Anybody who needs regular periodic screening PPDs, like health workers or the institutionalized (nursing homes, prisons, homeless shelters, etc), should receive 2 PPDs the first time, spaced 1-3 weeks apart. Why?
If a person was infected with Mycobacterium tuberculosis (Mtb) a long time ago, their Delayed-Type Hypersensitivity (DTH) response to the PPD may have waned. So the test will be negative. However, the PPD itself will “boost” DTH memory. So the next PPD will be positive, diagnosing Latent TB Infection (LTBI). [note that protective cell-mediated immunity does not wane].
If that 2nd PPD is placed a year later, it’ll look like a “new conversion,” i.e. infection occurred within those 12 months. The first 2 years of LTBI is the highest risk period for reactivation. INH therapy is definitely recommended for New Converters (positive tuberculin test within 2 yrs. of a prior negative).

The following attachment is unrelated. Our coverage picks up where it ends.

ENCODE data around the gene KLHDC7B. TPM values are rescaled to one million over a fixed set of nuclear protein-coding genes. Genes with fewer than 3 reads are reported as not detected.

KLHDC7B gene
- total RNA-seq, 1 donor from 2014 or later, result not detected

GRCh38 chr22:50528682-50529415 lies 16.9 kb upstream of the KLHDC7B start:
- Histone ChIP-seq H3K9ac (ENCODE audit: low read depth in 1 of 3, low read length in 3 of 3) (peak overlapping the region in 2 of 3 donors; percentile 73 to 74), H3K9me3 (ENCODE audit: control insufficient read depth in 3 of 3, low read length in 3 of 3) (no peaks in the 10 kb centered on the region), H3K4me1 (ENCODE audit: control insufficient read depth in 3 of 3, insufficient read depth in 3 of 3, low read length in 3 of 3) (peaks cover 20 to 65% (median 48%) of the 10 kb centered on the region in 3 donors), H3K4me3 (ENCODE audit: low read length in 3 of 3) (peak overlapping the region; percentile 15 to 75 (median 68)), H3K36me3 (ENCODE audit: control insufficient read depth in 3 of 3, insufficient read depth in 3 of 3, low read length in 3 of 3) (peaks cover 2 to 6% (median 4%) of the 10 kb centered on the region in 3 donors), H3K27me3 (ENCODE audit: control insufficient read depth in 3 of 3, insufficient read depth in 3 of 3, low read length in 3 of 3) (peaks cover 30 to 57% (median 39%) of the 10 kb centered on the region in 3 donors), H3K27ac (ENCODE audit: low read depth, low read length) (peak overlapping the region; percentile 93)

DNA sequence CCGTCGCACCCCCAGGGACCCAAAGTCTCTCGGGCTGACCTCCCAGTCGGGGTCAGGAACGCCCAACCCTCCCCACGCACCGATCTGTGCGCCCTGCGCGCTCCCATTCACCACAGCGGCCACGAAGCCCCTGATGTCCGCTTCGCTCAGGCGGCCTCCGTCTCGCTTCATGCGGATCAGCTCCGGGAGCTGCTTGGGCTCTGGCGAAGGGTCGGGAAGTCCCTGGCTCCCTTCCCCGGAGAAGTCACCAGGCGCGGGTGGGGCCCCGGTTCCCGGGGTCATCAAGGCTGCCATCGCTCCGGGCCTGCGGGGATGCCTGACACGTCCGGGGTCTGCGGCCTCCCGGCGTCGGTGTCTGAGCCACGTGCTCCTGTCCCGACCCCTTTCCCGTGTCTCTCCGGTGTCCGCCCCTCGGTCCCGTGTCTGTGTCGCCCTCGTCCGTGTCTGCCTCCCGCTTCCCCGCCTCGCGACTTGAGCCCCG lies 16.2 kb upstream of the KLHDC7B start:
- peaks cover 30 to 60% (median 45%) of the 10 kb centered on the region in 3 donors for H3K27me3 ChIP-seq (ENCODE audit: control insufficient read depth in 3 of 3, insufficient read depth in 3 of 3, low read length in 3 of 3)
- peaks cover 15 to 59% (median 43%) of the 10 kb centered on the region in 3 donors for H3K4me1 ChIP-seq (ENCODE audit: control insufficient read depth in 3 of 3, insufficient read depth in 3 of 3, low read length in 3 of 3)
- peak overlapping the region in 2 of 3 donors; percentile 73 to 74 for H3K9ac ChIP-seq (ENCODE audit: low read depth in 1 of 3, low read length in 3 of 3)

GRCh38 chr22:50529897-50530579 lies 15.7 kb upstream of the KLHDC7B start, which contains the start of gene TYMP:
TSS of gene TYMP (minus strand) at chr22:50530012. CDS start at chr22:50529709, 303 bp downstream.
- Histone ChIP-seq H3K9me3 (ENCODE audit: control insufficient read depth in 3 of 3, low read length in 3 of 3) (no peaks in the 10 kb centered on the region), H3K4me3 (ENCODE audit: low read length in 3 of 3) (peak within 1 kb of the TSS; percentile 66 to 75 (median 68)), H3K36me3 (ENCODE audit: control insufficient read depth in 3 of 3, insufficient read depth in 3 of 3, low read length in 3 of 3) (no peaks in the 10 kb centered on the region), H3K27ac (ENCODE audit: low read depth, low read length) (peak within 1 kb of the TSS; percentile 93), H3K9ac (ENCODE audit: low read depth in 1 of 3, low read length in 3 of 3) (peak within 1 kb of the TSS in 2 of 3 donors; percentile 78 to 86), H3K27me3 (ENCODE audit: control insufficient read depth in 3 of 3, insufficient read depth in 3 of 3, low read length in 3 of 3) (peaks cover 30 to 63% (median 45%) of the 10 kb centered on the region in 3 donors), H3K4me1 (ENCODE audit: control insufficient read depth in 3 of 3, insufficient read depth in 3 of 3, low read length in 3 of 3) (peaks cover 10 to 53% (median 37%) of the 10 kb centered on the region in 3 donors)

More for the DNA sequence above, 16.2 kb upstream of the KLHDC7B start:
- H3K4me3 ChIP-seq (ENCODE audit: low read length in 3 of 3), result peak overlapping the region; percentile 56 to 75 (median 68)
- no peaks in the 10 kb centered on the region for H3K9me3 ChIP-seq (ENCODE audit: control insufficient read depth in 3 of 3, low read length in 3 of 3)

However, if the 2nd PPD turns positive barely 2 weeks after the first, it’d be a stretch of the imagination to say they “must’ve just been infected.” Rather, they were infected a long time ago, and are usually not a candidate for INH. But they do have LTBI.
Don’t worry that repeated PPDs can cause a positive response; they can’t. In school I did a clinical rotation at NYC’s Rikers Island jail. All inmates got PPDs upon arrival, and there was such a revolving door that many were tested countless times within just a few months. Nobody converted.
And now a secret that most people don’t recognize: there are studies showing a few people with remote Mtb infection boost on the 3rd PPD, or even the 4th. But nobody would ever expect institutions to do 3- or 4-step testing; 2-step covers the majority of “booster” reactions.
Use of the IGRA obviates all of this. But nobody knows if some boosted PPDs may be missed.